Q. Is there any difference in the basic Method when working with a “normal” child to that with working when a child who is intellectually, physically or emotionally impaired?
A. What actually constitutes a “normal” child as all children experience conflict and all children have the potential for improvement and creating empowering change.
The difference between what is considered normal or abnormal behaviour is a matter of perception and belief, and is also socially and culturally determined.
“Normal” reflects what the majority consider to be acceptable behaviour or standards. These can change, such as the acceptance of smoking, which used to be widely accepted and practised, and is now banned from public places.
The Goulding Method needs a minimum number of 3 months) to achieve complete acceptance of the basic foundation suggestions for a so–called “normal” child, although sometimes parents achieve or notice results earlier.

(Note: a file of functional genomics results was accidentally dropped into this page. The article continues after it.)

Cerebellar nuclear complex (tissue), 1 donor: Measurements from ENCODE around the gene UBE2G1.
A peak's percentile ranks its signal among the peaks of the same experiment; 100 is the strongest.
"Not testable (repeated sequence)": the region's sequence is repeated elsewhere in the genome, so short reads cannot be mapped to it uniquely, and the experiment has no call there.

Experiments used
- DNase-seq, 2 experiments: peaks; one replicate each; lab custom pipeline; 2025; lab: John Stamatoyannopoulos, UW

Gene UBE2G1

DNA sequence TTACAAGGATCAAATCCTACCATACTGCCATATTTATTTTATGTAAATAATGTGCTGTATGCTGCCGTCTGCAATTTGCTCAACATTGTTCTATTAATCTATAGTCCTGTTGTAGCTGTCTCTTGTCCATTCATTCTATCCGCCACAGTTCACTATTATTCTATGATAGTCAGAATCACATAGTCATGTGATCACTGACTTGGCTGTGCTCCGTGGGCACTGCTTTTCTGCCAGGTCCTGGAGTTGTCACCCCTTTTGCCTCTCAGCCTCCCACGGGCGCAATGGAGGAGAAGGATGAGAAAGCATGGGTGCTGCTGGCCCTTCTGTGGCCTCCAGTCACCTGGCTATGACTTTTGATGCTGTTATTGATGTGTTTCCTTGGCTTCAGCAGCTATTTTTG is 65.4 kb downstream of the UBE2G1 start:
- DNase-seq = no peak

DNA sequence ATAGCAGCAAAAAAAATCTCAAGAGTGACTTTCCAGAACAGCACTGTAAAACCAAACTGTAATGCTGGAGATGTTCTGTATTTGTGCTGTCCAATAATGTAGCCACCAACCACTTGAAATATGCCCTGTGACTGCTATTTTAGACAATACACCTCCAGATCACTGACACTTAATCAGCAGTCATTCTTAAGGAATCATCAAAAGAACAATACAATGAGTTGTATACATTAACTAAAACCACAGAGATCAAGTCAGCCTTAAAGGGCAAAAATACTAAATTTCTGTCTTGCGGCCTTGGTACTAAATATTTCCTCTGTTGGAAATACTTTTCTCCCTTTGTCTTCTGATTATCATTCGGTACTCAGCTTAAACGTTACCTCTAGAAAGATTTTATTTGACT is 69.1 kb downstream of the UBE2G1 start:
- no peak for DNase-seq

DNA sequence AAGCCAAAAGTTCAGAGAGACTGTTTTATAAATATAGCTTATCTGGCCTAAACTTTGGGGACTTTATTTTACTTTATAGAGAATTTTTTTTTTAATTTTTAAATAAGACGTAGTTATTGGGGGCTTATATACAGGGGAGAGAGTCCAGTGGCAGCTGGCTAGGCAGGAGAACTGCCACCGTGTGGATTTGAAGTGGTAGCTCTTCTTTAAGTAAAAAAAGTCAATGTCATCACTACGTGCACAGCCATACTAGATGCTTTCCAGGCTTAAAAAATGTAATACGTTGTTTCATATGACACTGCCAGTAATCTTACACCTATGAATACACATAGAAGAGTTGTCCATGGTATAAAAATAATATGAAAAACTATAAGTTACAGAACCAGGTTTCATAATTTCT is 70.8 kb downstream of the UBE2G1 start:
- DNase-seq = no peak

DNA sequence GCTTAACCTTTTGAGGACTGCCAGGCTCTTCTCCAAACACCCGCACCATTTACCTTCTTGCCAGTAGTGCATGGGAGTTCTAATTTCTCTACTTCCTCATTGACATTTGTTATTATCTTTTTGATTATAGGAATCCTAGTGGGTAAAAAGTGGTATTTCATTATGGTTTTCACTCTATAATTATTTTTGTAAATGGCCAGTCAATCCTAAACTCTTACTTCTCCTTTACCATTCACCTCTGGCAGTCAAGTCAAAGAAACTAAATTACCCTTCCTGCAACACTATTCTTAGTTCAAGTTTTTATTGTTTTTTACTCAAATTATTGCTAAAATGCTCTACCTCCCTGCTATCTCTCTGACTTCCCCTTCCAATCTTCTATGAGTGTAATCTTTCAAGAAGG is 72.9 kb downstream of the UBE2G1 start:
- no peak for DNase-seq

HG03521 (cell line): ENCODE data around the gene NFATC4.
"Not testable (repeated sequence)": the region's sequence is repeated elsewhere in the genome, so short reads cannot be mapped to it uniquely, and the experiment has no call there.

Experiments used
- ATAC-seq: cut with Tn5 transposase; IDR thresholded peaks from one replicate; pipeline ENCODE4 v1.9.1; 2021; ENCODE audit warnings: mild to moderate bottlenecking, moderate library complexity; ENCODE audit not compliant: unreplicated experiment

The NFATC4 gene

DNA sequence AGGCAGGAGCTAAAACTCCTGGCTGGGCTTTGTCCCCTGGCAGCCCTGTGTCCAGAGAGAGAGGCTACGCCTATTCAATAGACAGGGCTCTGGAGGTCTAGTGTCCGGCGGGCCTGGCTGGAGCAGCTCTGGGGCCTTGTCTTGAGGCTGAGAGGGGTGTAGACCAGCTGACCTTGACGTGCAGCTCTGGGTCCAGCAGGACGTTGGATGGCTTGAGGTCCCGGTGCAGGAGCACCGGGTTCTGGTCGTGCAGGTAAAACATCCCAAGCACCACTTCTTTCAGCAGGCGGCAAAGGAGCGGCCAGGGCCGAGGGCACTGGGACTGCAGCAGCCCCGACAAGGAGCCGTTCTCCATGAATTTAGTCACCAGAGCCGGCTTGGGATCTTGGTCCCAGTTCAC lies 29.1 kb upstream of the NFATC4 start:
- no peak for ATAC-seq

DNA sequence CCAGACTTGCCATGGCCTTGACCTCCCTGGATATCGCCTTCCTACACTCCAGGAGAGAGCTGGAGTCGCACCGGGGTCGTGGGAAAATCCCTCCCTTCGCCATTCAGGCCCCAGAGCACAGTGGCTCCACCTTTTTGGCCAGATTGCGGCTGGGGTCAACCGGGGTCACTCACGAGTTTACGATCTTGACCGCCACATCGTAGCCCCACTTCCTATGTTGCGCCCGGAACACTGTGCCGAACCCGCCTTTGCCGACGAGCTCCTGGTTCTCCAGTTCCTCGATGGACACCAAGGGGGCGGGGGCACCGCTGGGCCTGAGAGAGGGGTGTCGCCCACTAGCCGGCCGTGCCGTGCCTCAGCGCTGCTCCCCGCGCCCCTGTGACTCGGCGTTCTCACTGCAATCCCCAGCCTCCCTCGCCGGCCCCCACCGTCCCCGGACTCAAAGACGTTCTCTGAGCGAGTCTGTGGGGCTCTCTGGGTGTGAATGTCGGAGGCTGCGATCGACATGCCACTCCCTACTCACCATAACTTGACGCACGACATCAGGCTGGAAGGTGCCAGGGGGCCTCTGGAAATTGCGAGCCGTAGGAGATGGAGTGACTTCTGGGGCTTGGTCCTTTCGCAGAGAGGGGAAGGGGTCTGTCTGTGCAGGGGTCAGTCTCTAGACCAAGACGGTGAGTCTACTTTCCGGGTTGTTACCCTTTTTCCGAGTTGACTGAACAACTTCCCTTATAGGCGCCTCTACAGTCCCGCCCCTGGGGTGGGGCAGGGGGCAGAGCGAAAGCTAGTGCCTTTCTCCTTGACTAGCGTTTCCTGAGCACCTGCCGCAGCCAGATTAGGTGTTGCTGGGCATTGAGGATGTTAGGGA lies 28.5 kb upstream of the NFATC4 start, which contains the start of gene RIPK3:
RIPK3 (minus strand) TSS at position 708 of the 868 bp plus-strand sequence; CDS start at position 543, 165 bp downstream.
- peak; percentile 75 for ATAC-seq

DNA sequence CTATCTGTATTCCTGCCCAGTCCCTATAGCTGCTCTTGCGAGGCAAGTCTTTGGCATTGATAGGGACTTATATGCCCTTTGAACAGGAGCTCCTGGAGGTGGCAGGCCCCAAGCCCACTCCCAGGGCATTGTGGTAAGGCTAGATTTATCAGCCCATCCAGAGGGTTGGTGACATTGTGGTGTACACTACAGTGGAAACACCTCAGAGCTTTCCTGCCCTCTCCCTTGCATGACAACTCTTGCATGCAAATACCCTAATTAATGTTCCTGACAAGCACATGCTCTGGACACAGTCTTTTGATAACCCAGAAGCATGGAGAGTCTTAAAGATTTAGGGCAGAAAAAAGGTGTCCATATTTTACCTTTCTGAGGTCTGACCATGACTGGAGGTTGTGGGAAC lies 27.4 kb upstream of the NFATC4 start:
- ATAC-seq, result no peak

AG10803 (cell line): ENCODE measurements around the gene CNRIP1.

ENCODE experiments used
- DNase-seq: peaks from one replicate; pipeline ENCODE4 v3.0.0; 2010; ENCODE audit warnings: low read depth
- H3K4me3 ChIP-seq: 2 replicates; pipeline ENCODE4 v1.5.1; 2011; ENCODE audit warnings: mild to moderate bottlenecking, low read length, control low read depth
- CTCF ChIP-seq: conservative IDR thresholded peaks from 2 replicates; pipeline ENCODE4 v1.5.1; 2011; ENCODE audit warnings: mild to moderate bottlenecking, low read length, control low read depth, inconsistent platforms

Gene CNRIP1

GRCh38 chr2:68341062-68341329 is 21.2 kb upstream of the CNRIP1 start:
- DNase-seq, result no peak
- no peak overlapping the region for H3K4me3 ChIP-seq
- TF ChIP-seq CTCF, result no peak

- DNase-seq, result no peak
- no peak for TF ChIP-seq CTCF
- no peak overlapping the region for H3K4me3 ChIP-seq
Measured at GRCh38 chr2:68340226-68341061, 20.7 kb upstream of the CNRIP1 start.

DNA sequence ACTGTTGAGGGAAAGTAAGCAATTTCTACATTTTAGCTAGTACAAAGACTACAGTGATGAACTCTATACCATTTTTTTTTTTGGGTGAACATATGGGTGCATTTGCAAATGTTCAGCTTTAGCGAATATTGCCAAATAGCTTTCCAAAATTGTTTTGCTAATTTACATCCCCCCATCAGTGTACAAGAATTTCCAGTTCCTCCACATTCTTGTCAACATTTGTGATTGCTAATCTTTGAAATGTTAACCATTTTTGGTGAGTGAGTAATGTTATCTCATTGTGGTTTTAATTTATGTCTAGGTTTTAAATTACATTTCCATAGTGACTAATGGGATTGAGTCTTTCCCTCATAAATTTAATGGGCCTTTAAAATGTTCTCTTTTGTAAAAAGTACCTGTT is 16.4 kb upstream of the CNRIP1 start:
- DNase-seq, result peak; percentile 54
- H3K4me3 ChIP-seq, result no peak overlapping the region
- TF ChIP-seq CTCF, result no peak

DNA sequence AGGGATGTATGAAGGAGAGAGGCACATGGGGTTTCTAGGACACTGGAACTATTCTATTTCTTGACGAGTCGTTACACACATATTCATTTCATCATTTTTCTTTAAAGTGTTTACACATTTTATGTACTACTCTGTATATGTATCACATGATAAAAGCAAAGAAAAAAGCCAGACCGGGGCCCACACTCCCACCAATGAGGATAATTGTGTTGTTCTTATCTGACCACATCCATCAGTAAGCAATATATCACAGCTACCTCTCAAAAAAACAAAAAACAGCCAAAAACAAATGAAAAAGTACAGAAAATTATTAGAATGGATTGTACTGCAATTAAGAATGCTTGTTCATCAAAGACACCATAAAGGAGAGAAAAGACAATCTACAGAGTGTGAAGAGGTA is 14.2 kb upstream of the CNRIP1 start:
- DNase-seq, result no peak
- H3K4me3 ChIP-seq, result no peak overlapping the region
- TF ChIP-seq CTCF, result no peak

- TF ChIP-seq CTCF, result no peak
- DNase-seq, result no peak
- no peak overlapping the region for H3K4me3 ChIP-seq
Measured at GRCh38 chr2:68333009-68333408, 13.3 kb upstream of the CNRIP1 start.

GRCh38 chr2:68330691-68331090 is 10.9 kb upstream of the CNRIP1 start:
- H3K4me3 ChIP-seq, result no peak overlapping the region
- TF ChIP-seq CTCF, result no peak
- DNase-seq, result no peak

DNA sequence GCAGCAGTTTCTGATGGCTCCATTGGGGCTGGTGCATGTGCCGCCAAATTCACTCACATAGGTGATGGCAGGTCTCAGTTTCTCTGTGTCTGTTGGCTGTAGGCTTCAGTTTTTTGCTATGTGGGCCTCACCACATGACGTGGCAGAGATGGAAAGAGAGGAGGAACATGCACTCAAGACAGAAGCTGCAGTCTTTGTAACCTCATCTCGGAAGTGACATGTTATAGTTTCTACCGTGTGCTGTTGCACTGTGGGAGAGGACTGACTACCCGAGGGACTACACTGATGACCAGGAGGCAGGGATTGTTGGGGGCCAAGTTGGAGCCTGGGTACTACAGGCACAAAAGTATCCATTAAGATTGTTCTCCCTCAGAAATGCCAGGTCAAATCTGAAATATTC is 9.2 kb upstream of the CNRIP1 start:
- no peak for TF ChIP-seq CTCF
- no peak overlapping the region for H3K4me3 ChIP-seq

However when working with a physically or intellectually impaired child, achieving those some results may take longer for positive feedback to be recognised that the suggestions are being accepted.
The mind profile assessment or feedback may indicate or express a change of behaviour, identifying acceptance of suggestions given.
Parents are encouraged to continue being attuned to their child as those changes may initially be very subtle and can manifest in a number of ways.